Steelmaking Coal

It might sound odd, but coal is essential to renewable energy! In fact, the more renewable energy we produce, the more coal we will need.

That’s because coal is a key ingredient in steel and things like solar panels and wind turbines are partly made of steel. For example, about 100 tonnes of coal are needed to produce the 185 tonnes of steel used to build a typical wind turbine. 71-79% of a wind turbine's mass is steel.

There are two main types of coal: thermal coal, which is used to generate electricity, including over half of Nova Scotia’s power; and metallurgical coal, which is used to make steel. (Metallurgical coal is also called steelmaking coal or coking coal).

Steel is mainly iron and carbon, and the carbon is derived from steelmaking coal, which typically contains more carbon, less ash and less moisture than thermal coal.

This is how steel is made: steelmaking coal is heated to over 1000 degrees Celsius in the absence of oxygen. Without oxygen, the coal does not burn; instead it begins to melt.

The coal is then quickly cooled in water or air to produce a hard, porous brick of carbon known as coke. The coke is fed into a blast furnace with iron ore and a handful of other ingredients to make molten iron, which is then mixed (alloyed) with other metals to make many types of steel.

About 770 kilograms of steelmaking coal makes 600 kilograms of coke, which in turn produces one tonne of steel using a basic oxygen furnace.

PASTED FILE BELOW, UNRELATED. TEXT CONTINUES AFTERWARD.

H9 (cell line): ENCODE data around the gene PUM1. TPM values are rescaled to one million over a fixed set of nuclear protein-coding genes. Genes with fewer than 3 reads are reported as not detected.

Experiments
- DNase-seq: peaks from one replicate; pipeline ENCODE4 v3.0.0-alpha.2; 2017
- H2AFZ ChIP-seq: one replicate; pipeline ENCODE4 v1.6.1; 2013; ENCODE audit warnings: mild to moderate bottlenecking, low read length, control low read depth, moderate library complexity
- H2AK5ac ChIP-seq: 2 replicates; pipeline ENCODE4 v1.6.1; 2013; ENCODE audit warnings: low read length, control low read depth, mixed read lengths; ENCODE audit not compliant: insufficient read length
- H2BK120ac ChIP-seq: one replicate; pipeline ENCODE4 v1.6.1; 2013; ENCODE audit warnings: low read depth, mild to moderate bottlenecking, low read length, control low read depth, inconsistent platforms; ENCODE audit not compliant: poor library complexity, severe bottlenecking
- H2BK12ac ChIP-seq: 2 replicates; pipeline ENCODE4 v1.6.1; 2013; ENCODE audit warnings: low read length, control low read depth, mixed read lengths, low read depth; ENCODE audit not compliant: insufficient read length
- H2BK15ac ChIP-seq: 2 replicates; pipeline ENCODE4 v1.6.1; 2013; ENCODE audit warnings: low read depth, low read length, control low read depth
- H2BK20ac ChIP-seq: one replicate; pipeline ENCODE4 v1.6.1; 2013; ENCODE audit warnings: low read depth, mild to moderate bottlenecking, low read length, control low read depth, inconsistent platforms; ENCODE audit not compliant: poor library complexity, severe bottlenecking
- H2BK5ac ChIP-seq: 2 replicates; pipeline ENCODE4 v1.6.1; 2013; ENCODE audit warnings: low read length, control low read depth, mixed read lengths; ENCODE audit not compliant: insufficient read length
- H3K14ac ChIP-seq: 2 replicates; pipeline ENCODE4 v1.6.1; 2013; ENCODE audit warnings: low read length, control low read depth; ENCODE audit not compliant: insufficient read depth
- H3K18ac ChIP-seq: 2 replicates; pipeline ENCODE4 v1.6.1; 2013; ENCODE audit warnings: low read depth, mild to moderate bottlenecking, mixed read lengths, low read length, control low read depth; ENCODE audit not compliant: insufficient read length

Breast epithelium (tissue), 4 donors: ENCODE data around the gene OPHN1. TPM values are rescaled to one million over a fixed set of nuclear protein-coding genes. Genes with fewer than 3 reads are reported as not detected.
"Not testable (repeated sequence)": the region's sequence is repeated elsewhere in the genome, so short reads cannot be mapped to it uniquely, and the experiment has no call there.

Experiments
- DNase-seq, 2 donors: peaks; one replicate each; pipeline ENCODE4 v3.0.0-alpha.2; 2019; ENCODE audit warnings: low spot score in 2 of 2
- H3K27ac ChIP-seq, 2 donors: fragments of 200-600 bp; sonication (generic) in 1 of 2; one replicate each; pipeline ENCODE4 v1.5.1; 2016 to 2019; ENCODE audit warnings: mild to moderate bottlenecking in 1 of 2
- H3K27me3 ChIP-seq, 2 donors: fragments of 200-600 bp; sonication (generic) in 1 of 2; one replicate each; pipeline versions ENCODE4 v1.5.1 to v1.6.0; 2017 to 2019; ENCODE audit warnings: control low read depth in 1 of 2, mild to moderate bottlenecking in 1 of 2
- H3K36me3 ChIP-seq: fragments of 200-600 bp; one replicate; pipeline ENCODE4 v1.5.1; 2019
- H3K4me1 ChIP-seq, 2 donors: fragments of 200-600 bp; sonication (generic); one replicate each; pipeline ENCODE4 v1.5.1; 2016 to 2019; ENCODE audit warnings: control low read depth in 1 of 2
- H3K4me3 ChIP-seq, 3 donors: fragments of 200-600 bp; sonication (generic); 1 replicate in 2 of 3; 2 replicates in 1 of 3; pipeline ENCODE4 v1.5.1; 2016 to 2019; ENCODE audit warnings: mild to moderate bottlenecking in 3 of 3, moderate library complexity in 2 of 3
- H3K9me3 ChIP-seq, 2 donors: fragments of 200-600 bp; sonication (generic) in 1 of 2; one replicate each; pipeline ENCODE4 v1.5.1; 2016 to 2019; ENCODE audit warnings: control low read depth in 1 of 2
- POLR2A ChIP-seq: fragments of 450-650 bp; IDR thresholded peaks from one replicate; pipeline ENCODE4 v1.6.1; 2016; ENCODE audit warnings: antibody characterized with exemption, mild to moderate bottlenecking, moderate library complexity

This is the process that produces about 74% of the world’s steel for use in things like infrastructure, computers, appliances, cars, airplanes, rapid transit and all forms of renewable energy. It would be difficult to count the huge number of things in your daily life that steel makes possible.

Each new megawatt of wind power requires 100-160 tonnes of steel because almost every component of a wind turbine is made of it. Steel provides the strength for taller, more efficient wind turbines.

Each new megawatt of solar power requires about 35 tonnes of steel for things like solar panel casings, their bases and various components.

About half the coal mined in Canada is of the steelmaking variety.

While renewables and natural gas are slowly replacing thermal coal in jurisdictions like Nova Scotia, there is currently no commercially viable replacement to steelmaking coal in the manufacturing of steel, so its demand remains high.

Many Nova Scotia coal mines, including Donkin, have produced steelmaking coal. Nova Scotia got into steel production in the 1800s because it has vast coal deposits and the hope was that local iron would provide the second of the two key ingredients.

Learn about Henry Melville Whitney, one of the many larger-than-life figures who played key roles in Nova Scotia’s mining and industrial history, and the Sydney steel plant at